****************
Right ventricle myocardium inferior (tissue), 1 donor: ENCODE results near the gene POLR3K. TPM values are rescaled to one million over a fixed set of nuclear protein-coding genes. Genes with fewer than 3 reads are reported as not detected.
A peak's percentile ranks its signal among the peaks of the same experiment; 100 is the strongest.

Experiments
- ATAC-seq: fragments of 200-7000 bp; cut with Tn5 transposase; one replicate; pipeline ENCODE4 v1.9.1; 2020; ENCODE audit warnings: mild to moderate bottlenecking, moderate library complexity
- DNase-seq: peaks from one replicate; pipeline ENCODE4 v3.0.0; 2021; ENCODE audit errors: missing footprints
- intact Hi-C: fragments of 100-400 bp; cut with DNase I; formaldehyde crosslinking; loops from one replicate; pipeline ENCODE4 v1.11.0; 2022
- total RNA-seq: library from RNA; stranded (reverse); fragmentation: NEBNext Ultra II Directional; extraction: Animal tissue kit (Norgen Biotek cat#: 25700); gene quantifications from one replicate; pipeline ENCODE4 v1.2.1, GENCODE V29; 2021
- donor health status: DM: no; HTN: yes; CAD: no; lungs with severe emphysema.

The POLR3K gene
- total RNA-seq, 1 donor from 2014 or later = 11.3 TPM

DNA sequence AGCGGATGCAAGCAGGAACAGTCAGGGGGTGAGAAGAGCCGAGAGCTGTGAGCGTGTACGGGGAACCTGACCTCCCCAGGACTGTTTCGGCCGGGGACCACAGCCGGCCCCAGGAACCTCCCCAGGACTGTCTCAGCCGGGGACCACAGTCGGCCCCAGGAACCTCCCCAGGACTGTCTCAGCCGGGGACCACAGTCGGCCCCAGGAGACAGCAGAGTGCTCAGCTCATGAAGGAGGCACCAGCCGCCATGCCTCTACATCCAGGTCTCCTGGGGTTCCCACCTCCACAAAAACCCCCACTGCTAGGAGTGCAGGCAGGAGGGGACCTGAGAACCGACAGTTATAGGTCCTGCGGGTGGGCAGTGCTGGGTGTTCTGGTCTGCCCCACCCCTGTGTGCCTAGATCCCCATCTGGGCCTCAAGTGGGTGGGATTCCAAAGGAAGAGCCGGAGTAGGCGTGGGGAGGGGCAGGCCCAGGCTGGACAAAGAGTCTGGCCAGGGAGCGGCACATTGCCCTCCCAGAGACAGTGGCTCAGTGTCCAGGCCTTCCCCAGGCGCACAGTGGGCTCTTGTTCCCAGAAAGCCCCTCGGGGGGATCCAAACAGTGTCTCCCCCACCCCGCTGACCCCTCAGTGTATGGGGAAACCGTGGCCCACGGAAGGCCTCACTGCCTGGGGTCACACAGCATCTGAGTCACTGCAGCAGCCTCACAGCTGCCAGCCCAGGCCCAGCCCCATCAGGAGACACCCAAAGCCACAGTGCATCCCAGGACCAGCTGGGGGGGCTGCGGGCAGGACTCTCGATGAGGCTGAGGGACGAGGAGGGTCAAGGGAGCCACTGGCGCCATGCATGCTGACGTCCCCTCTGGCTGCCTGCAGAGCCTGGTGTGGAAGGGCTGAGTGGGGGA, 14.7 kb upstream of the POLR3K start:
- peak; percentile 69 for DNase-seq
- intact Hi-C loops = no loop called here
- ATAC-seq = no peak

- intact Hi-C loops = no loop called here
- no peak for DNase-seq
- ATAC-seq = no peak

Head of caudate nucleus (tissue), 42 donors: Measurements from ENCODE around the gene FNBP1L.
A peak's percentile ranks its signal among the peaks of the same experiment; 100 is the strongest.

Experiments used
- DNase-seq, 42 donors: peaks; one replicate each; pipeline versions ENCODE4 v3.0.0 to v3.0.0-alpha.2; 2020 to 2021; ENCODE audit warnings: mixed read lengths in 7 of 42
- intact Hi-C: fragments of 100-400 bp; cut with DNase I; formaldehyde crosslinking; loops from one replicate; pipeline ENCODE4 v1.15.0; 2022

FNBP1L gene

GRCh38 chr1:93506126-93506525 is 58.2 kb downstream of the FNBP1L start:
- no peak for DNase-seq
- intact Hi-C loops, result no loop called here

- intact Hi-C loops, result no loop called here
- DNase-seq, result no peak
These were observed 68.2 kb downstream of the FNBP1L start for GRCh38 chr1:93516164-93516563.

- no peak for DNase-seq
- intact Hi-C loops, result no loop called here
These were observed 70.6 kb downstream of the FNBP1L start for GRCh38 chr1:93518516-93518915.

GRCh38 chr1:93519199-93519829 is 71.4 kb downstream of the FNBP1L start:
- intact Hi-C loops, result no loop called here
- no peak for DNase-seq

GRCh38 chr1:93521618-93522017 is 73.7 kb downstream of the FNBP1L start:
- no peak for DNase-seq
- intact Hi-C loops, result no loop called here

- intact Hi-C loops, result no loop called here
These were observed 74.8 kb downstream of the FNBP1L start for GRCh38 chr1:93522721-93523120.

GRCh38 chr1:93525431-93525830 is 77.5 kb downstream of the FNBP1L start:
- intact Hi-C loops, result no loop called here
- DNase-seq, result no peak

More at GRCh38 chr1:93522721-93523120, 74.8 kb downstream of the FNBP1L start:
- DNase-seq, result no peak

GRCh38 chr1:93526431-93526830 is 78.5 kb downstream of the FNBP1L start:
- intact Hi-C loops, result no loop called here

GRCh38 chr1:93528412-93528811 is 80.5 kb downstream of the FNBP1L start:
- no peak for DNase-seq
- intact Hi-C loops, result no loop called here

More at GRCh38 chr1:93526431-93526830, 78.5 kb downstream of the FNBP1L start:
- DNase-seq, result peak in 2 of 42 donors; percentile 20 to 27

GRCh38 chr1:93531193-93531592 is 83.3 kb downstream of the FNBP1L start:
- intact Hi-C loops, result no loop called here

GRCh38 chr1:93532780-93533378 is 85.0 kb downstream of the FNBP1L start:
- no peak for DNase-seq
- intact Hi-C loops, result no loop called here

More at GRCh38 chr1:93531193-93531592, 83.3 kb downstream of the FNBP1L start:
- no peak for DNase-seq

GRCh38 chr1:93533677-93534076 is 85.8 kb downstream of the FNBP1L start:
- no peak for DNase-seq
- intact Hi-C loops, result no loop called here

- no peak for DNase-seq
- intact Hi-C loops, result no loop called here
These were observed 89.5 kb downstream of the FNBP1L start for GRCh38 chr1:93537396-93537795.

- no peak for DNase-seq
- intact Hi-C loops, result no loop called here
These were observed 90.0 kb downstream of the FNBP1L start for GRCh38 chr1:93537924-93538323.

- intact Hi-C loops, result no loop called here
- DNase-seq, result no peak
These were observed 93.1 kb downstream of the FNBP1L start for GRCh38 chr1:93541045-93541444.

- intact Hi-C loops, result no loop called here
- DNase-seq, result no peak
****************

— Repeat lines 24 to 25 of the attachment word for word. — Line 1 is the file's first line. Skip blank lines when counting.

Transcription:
GRCh38 chr1:93506126-93506525 is 58.2 kb downstream of the FNBP1L start:
- no peak for DNase-seq